The Bauhaus Experiment: Art & Design from the Toledo Museum of Art
Of world renown, the Bauhaus (“House of Building”) is widely regarded as the most influential German art, design, and architecture school of the 20th century. In its brief but remarkable existence from its founding in 1919 to its forced closure by the Nazi regime in 1933, the Bauhaus’s groundbreaking role in the development of Modernist art and architecture, contributions to art education, and innovative approach to the relationship between art, society, and technology reshaped the modern environment worldwide.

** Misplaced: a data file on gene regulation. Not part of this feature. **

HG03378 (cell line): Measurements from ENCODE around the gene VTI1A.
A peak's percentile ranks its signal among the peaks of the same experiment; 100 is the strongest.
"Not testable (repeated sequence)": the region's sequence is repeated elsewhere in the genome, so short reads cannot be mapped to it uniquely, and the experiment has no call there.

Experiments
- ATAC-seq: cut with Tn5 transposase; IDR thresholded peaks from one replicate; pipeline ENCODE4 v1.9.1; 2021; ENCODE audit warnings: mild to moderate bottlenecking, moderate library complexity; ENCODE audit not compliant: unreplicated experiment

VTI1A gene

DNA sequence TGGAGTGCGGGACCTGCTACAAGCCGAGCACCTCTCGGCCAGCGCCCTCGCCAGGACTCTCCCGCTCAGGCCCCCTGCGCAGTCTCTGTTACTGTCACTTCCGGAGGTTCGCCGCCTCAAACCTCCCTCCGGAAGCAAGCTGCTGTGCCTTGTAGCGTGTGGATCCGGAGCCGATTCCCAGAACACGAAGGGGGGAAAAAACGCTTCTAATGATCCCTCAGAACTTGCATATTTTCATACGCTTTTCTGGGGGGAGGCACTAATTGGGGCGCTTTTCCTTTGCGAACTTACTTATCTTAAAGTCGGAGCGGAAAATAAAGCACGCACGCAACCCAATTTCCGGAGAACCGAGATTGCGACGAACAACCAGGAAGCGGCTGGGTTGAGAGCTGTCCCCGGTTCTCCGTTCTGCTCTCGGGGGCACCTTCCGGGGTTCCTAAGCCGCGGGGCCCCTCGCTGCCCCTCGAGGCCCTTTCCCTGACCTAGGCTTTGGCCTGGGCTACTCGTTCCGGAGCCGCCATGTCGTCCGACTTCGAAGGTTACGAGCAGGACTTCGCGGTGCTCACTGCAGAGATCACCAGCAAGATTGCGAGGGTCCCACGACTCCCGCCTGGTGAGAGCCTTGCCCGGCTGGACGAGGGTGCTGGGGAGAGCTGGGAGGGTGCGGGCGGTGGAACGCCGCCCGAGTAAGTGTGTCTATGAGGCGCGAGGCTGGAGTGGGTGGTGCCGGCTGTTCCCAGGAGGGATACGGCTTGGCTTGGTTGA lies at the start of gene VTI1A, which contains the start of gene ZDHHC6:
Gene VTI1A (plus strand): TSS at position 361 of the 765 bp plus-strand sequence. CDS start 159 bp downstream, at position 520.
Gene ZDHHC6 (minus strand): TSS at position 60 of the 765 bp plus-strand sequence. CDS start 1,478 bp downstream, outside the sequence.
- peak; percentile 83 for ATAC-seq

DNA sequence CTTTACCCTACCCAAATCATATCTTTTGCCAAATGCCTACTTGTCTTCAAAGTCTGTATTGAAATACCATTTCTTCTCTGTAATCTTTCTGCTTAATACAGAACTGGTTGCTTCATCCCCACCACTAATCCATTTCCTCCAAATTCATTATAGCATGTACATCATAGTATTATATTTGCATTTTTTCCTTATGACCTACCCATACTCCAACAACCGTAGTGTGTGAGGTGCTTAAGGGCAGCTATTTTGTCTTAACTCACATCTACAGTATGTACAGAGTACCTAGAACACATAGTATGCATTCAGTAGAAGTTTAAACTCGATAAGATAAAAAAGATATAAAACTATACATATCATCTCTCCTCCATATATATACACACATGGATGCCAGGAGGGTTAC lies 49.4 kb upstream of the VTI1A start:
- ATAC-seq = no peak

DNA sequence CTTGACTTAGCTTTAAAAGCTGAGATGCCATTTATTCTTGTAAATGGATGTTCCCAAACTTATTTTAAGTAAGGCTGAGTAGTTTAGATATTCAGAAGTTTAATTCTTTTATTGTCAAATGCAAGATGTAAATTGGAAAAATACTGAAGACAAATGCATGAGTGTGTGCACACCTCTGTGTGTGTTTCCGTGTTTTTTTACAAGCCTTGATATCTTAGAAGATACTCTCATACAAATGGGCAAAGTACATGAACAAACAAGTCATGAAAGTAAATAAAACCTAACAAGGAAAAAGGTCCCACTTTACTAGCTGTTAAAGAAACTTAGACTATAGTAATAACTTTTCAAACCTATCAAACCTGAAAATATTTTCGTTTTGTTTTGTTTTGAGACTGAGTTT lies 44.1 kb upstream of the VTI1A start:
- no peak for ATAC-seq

Through a selection of objects drawn from TMA’s collection, The Bauhaus Experiment presents an introduction to the school’s key ideas and methods and the significant late 19th-century and early 20th-century artistic movements that influenced it. Seeking to bring together two contradictory approaches to art and design—the reverence for hand craftsmanship and a revival of a pre-industrial craft guild system—with the goal to unite art with industrial design, it maintained an uneasy relationship with the machine and technology. Paradoxically this set of contradictory goals led to its most lasting achievement: a successful language of architecture and design liberated from its dependence on past historical styles.